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Library Reads #3

It’s been a while since I posted about the books from the Book Clubs at the library where I work. But, that is because almost each month, I’m reading at least one book for the Book Clubs. Recently, I’ve been reading and leading the Young Adult Book Club (I won’t be reading and leading the Umoja Book Club again until the end of this year). So, which books have I been reading and discussing with the teens at the library?

I have to say that while many of the teens enjoy the books from Levine Querido, they are still intimidated by the “weight” of their books due to the type of paper they use for publishing.

That being said, the teens (especially, those that finished reading book) enjoyed this supernatural alternative history mystery novel. In recent years, we’ve been receiving more fiction about Native Americans written by Native Americans. Of course, regardless of the genre, readers will still learn about the beliefs of each of the Native American tribes, based on the one the author is from (I hope I phrased that correctly). The author represents the Lipan Apache Tribe, so readers learn a bit about their culture.

The protagonist in this story is dealing with the sudden death of her cousin, who died in a car accident. However, the local police refuses to release the body to his family, which causes conflict because their relative needs to be buried by the customs of their tribe. Meanwhile, the protagonist, who has a “gift” of her tribe, is told by her cousin’s spirit that he was murdered and tells her the name of the culprit. Now, it’s not just about defending her tribe’s burial rites, but also to stop an individual before they kill again.

This YA book delves into trauma, PTSD, and grief presented in verse. This is the author’s second novel and the narrative is a flow of streams-of-consciousness from the two protagonists who are dealing with the traumatic lost of their siblings. The way both teenagers deal with their trauma is expressed poignantly in verse and through elements of magical realism. Yes, the story can get confusing at times, but any story this emotional will present those emotions realistically (which, would be all over the place).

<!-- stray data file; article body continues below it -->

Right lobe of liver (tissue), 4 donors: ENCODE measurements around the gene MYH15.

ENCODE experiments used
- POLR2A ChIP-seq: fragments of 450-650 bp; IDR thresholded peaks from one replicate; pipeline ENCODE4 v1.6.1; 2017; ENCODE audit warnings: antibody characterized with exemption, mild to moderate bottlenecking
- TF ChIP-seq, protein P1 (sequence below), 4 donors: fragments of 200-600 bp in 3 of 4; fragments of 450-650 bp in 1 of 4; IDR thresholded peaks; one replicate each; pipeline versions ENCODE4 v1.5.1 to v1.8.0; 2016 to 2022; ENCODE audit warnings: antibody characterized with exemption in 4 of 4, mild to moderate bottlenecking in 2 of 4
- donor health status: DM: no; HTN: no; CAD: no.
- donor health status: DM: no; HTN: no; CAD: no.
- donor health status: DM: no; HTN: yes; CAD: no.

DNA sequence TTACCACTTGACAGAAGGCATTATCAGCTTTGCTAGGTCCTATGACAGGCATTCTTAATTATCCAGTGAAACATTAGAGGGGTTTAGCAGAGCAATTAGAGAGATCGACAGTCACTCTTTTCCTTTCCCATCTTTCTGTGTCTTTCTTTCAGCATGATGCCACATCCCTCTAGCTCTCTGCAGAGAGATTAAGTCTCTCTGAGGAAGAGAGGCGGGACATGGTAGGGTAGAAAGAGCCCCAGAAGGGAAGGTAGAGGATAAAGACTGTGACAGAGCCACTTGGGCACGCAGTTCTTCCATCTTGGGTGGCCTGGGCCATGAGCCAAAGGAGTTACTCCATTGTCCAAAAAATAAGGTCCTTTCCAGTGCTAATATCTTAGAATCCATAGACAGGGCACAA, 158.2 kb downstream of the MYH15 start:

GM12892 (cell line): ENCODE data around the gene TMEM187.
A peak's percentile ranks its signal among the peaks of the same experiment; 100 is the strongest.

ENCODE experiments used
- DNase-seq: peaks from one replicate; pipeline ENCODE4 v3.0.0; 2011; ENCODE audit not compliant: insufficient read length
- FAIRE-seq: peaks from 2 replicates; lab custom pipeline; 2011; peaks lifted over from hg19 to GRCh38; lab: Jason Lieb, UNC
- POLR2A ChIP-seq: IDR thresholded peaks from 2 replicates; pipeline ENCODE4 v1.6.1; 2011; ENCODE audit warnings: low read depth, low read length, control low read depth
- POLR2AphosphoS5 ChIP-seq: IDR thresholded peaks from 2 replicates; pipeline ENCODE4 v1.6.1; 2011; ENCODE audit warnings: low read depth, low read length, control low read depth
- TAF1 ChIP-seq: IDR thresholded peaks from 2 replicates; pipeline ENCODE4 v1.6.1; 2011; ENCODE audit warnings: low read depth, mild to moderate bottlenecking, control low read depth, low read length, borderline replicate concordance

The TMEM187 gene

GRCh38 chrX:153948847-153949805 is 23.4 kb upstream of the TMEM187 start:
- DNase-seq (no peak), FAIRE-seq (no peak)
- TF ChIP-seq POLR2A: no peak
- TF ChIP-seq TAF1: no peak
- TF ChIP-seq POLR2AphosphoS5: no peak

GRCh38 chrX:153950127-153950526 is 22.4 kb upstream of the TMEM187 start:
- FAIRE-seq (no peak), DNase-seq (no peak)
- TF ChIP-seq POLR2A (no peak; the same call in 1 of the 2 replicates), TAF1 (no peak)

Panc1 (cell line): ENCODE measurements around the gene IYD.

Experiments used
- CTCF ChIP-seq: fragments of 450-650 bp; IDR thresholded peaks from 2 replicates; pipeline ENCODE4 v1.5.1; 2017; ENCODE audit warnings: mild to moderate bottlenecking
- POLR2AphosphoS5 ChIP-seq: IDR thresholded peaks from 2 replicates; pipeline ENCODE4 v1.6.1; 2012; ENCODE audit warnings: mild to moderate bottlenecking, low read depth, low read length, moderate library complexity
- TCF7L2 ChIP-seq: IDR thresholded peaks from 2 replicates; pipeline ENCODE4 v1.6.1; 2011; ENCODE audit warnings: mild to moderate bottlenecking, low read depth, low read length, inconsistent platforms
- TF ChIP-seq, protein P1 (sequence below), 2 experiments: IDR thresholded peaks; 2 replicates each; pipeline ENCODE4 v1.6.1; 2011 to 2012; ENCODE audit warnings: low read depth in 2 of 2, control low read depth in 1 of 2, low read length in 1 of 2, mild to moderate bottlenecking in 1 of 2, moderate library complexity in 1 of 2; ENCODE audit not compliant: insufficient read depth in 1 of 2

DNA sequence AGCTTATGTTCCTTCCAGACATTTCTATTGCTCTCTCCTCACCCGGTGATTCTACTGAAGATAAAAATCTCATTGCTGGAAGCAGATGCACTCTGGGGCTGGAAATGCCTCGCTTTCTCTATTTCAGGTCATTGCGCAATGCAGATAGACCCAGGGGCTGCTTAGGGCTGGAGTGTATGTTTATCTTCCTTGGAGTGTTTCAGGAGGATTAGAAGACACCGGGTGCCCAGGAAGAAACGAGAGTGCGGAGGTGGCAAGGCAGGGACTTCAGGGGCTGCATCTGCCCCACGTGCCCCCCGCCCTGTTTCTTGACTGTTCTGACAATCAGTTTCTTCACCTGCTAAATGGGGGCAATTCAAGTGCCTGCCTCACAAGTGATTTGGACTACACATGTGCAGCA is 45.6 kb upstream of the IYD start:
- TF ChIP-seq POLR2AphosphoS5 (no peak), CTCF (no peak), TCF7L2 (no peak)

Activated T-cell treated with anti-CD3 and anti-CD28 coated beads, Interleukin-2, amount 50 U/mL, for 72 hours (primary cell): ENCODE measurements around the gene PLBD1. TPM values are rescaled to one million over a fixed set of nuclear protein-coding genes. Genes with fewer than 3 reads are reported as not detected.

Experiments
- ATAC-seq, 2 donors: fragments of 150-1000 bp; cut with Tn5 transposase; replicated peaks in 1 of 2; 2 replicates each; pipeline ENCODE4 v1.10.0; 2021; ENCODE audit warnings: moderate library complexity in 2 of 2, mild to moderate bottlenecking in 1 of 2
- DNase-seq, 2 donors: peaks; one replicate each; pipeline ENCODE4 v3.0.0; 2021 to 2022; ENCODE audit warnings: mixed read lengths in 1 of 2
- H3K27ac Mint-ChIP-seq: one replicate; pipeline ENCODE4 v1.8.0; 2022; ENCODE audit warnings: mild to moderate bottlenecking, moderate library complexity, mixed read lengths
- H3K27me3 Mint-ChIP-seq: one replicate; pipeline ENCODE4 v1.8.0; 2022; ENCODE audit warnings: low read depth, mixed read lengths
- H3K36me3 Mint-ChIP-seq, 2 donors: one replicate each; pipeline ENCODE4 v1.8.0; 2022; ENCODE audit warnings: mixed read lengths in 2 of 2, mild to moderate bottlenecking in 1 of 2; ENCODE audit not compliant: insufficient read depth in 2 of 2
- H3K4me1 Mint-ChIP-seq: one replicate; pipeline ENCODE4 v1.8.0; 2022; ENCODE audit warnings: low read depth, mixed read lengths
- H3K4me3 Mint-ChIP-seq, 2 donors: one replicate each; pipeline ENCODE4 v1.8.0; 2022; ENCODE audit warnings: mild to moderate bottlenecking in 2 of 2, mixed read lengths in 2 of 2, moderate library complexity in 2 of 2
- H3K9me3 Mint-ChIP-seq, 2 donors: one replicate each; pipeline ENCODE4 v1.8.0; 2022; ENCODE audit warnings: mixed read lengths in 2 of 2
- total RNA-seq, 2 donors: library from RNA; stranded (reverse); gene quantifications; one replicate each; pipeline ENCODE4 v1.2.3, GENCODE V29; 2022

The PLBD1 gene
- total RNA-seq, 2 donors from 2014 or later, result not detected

Coping with grief is very difficult for anyone regardless of an individual’s age; and, the author captures this difficulty brilliantly in this book. Adolescents are already dealing with hormones and life changes, but they will appreciate this verse novel that puts “emotions being all over the place” into something that can be followed along by the audience. Note: the cause of death of the siblings is revealed towards the end of the book. And, the cause of death is NOT what you think it is, which explains the narrative choice and the PTSD the teen protagonists are experiencing. The narrative doesn’t end with the protagonists being “better,” but instead they continue to work their way through their grief.

This Middle Grade Novel delves into the consequences of bullying. The protagonist is one of the “popular” girls at her school. Right before the start of the new school year, she gets a new neighbor who is the same age as her. Unlike the protagonist, the “new girl,” Jennifer Chan, refuses to conform with the school “hierarchy,” and she believes in “unusual” things such as aliens. After a “prank” goes too far, the protagonist has to decide which matters more to her: doing the right thing, or being called a “mean girl.”